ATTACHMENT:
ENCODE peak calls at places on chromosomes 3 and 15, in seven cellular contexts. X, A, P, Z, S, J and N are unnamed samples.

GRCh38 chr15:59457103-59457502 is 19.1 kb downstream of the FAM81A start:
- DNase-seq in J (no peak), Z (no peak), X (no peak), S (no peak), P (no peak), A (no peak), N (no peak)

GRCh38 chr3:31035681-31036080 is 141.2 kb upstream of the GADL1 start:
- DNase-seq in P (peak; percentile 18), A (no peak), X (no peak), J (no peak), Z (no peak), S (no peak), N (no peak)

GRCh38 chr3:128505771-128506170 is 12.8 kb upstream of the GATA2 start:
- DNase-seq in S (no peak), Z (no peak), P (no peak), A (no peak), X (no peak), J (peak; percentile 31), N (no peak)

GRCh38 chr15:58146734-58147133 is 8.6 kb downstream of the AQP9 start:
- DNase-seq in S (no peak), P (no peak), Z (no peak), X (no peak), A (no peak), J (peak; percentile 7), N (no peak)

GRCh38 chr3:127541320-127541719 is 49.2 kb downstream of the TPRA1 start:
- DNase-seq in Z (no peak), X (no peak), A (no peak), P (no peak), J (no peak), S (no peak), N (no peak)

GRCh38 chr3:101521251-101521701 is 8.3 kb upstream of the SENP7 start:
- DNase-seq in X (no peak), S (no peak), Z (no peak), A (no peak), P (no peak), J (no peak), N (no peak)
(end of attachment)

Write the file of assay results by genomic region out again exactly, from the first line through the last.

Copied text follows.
ENCODE peak calls at places on chromosomes 3 and 15, in seven cellular contexts. X, A, P, Z, S, J and N are unnamed samples.

GRCh38 chr15:59457103-59457502 is 19.1 kb downstream of the FAM81A start:
- DNase-seq in J (no peak), Z (no peak), X (no peak), S (no peak), P (no peak), A (no peak), N (no peak)

GRCh38 chr3:31035681-31036080 is 141.2 kb upstream of the GADL1 start:
- DNase-seq in P (peak; percentile 18), A (no peak), X (no peak), J (no peak), Z (no peak), S (no peak), N (no peak)

GRCh38 chr3:128505771-128506170 is 12.8 kb upstream of the GATA2 start:
- DNase-seq in S (no peak), Z (no peak), P (no peak), A (no peak), X (no peak), J (peak; percentile 31), N (no peak)

GRCh38 chr15:58146734-58147133 is 8.6 kb downstream of the AQP9 start:
- DNase-seq in S (no peak), P (no peak), Z (no peak), X (no peak), A (no peak), J (peak; percentile 7), N (no peak)

GRCh38 chr3:127541320-127541719 is 49.2 kb downstream of the TPRA1 start:
- DNase-seq in Z (no peak), X (no peak), A (no peak), P (no peak), J (no peak), S (no peak), N (no peak)

GRCh38 chr3:101521251-101521701 is 8.3 kb upstream of the SENP7 start:
- DNase-seq in X (no peak), S (no peak), Z (no peak), A (no peak), P (no peak), J (no peak), N (no peak)